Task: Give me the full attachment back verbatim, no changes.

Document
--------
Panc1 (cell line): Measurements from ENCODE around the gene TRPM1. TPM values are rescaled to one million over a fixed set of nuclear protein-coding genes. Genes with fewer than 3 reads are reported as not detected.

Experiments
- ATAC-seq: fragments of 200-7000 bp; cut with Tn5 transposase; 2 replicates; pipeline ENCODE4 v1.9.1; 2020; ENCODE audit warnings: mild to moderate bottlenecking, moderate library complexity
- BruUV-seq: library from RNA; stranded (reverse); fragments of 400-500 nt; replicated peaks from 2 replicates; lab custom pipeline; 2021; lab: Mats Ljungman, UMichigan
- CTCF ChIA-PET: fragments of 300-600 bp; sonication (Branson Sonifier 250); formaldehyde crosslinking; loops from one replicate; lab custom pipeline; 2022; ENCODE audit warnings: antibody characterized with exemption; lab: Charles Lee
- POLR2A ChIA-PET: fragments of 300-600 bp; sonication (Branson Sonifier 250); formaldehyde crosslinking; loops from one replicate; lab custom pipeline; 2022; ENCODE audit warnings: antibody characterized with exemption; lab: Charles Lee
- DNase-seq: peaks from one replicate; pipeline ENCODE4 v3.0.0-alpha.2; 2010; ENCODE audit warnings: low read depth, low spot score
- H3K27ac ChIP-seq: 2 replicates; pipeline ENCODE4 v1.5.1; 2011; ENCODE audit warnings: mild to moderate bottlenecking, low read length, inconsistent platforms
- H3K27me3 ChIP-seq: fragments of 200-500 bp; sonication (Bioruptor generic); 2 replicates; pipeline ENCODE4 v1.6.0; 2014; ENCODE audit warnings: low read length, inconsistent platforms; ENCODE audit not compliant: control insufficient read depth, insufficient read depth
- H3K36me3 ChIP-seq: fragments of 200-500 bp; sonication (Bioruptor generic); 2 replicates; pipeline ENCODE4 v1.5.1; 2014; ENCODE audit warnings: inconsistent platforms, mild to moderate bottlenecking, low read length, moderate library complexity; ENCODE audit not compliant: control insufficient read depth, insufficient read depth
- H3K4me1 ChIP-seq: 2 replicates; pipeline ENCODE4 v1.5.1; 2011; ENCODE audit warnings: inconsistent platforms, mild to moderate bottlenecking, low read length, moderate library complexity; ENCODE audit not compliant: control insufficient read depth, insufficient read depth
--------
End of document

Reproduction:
Panc1 (cell line): Measurements from ENCODE around the gene TRPM1. TPM values are rescaled to one million over a fixed set of nuclear protein-coding genes. Genes with fewer than 3 reads are reported as not detected.

Experiments
- ATAC-seq: fragments of 200-7000 bp; cut with Tn5 transposase; 2 replicates; pipeline ENCODE4 v1.9.1; 2020; ENCODE audit warnings: mild to moderate bottlenecking, moderate library complexity
- BruUV-seq: library from RNA; stranded (reverse); fragments of 400-500 nt; replicated peaks from 2 replicates; lab custom pipeline; 2021; lab: Mats Ljungman, UMichigan
- CTCF ChIA-PET: fragments of 300-600 bp; sonication (Branson Sonifier 250); formaldehyde crosslinking; loops from one replicate; lab custom pipeline; 2022; ENCODE audit warnings: antibody characterized with exemption; lab: Charles Lee
- POLR2A ChIA-PET: fragments of 300-600 bp; sonication (Branson Sonifier 250); formaldehyde crosslinking; loops from one replicate; lab custom pipeline; 2022; ENCODE audit warnings: antibody characterized with exemption; lab: Charles Lee
- DNase-seq: peaks from one replicate; pipeline ENCODE4 v3.0.0-alpha.2; 2010; ENCODE audit warnings: low read depth, low spot score
- H3K27ac ChIP-seq: 2 replicates; pipeline ENCODE4 v1.5.1; 2011; ENCODE audit warnings: mild to moderate bottlenecking, low read length, inconsistent platforms
- H3K27me3 ChIP-seq: fragments of 200-500 bp; sonication (Bioruptor generic); 2 replicates; pipeline ENCODE4 v1.6.0; 2014; ENCODE audit warnings: low read length, inconsistent platforms; ENCODE audit not compliant: control insufficient read depth, insufficient read depth
- H3K36me3 ChIP-seq: fragments of 200-500 bp; sonication (Bioruptor generic); 2 replicates; pipeline ENCODE4 v1.5.1; 2014; ENCODE audit warnings: inconsistent platforms, mild to moderate bottlenecking, low read length, moderate library complexity; ENCODE audit not compliant: control insufficient read depth, insufficient read depth
- H3K4me1 ChIP-seq: 2 replicates; pipeline ENCODE4 v1.5.1; 2011; ENCODE audit warnings: inconsistent platforms, mild to moderate bottlenecking, low read length, moderate library complexity; ENCODE audit not compliant: control insufficient read depth, insufficient read depth